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Full metal jacket: we review the HTC One S

By Leigh D. Stark | 10:55 am 19/07/2012

HTC’s “One” series of phones has been doing the rounds lately, grabbing great reviews and raves about solid build, excellent speed, and a top notch camera.

Now we have a sibling wearing a metal jacket and carrying a less expensive price tag on plans. Is it just as good as the other members of its family?

Features

First announced in February at Mobile World Congress in Spain and later earmarked for local release at the end of June, the HTC One S attempts to package a similar dual-core processor from the One XL into a phone featuring a 4.3 inch screen.

Measuring 7.8mm thin, the One S is one of the slimmer handsets the company has released this year, coming in a full one millimetre thinner than its flagship brothers.

It also does away with polycarbonate casing, replacing it with a unibody one-piece aluminium chassis, but with sections carved out of for the screen, the speaker at the bottom rear, and the camera and microSIM section at the top rear protected by a removable piece of plastic.

While metal is the material of choice, it’s been painted with a special process called micro-arc oxidation, which HTC says is harder than anodised aluminium and stops you from needing a protection case.

Next up is the screen, with a 4.3 inch Super AMOLED display offering a qHD resolution of 960×540. It’s not quite the same high definition display as seen on the other One handsets, but it should be good enough for most people, as it’s higher than the 800×480 resolution most handsets had last year.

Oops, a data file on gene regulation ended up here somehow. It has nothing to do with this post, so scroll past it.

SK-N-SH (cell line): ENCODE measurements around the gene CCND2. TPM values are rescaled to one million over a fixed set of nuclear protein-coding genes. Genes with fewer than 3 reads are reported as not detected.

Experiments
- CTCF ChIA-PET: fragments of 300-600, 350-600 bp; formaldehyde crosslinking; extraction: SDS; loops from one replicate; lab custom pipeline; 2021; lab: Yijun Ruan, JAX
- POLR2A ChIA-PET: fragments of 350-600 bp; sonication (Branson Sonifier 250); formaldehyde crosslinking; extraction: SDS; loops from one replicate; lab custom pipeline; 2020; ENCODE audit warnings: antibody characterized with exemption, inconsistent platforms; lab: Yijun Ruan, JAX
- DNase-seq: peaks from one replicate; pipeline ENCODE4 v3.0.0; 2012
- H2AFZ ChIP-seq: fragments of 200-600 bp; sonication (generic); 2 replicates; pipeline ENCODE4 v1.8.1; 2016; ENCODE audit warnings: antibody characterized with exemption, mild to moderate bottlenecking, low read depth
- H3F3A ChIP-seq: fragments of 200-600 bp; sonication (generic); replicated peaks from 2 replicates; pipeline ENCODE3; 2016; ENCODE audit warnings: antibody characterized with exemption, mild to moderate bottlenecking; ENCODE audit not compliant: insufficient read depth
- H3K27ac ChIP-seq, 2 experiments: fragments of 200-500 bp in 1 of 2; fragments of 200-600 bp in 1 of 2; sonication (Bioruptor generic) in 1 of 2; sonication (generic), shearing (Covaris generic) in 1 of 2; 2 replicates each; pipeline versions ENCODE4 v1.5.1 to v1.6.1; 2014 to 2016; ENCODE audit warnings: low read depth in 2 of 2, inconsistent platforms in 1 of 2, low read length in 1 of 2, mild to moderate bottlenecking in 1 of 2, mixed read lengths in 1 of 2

Corning’s scratch-resistant Gorilla Glass is protecting the screen, as per usual, so there’s some more resistance if you accidentally drop the handset or keep it in the same pocket as your keys.

Under the hood, it’s a 1.5GHz dual-core processor with Adreno 225 graphics chip, 1GB RAM, and 16GB storage, running atop Google Android 4.0 Ice Cream Sandwich.

Connectivity is standard fare here, with 802.11 b/g/n, DLNA, Bluetooth 4.0 with A2DP, GPS, and a microUSB port on the left side of the handset for charging and moving files over. You won’t find any Near-Field Communication (NFC) technology here, however, unlike the other One handsets.

The rear camera has been borrowed from those handsets, though, with an 8 megapixel autofocus camera with LED flash, f/2.0 lens, and 1080p full HD video. A camera also sits on the front, but it’s merely a VGA camera.

Beats Audio software is also included in the package, now working with pretty much any pair of headphones you plug into the 3.5mm headset jack on the top.

Three soft buttons sit on the front, now standard with HTC handsets, providing the back, home, and task switcher buttons. Physical buttons can still be found on the handset, with the power button up top and the volume rocker on the right side.

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Price (RRP)

$No outright; Available on plans from Optus, Telstra, and Vodafone

Pros & Cons

Product Pros

Slim and light; Feels very solid; Excellent camera;

Product Cons

No upgradeable memory; Metal back is painted and will chip if dropped;

Ratings

Overall

Features

Value for money

Performance

Design

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